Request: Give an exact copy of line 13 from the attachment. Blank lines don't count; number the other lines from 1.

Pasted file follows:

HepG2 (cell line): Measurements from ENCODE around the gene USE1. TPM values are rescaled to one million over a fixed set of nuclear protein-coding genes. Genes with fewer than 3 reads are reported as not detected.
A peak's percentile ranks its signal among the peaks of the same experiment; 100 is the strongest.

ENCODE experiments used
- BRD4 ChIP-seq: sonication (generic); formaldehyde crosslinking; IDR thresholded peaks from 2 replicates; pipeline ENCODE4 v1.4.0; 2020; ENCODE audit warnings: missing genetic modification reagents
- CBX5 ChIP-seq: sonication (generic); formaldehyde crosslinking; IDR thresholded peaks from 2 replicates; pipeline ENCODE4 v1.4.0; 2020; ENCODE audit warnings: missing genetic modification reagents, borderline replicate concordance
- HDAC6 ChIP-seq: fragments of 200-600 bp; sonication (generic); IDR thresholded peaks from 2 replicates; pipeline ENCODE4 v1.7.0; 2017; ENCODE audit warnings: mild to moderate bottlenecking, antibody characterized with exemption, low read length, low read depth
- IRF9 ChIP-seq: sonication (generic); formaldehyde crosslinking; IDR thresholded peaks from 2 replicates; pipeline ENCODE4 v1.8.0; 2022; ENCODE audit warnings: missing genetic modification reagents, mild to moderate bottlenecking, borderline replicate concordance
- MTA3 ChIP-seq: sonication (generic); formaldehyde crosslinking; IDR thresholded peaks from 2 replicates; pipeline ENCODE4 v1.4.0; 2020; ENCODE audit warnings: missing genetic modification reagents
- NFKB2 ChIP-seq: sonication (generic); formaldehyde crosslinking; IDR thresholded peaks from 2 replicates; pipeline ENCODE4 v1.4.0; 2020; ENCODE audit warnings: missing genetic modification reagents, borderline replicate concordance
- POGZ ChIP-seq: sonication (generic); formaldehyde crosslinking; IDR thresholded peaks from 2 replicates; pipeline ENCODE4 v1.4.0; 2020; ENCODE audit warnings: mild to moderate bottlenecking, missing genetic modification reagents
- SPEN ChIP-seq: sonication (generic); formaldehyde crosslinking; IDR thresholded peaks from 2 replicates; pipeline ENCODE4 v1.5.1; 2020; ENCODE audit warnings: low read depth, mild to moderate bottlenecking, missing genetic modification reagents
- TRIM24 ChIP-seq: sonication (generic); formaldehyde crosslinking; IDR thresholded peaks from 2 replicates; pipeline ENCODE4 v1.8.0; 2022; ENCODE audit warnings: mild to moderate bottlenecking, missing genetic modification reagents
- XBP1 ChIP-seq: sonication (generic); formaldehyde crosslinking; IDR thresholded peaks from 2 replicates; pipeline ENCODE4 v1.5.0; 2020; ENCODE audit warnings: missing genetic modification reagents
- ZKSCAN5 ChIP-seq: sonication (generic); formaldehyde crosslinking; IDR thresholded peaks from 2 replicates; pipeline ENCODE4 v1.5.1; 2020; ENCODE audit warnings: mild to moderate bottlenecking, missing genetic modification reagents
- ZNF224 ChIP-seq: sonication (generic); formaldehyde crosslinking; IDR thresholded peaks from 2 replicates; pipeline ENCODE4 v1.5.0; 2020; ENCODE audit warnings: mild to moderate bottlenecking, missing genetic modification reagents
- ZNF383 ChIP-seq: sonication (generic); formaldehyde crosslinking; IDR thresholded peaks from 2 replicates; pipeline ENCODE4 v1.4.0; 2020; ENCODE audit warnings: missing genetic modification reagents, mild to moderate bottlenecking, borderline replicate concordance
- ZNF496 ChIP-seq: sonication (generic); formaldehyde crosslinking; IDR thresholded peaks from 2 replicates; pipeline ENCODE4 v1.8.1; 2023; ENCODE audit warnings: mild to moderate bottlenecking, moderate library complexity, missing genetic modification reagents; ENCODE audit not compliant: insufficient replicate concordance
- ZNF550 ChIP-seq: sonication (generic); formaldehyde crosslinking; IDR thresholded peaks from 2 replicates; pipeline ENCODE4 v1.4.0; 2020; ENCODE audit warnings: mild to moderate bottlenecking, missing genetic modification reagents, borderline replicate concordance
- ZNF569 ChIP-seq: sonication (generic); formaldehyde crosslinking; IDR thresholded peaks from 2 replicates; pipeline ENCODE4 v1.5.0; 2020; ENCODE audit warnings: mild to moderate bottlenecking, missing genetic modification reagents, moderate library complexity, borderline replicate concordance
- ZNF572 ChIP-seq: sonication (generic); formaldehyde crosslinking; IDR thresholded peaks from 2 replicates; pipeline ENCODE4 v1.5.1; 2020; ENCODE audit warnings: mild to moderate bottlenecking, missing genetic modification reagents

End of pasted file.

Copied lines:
- XBP1 ChIP-seq: sonication (generic); formaldehyde crosslinking; IDR thresholded peaks from 2 replicates; pipeline ENCODE4 v1.5.0; 2020; ENCODE audit warnings: missing genetic modification reagents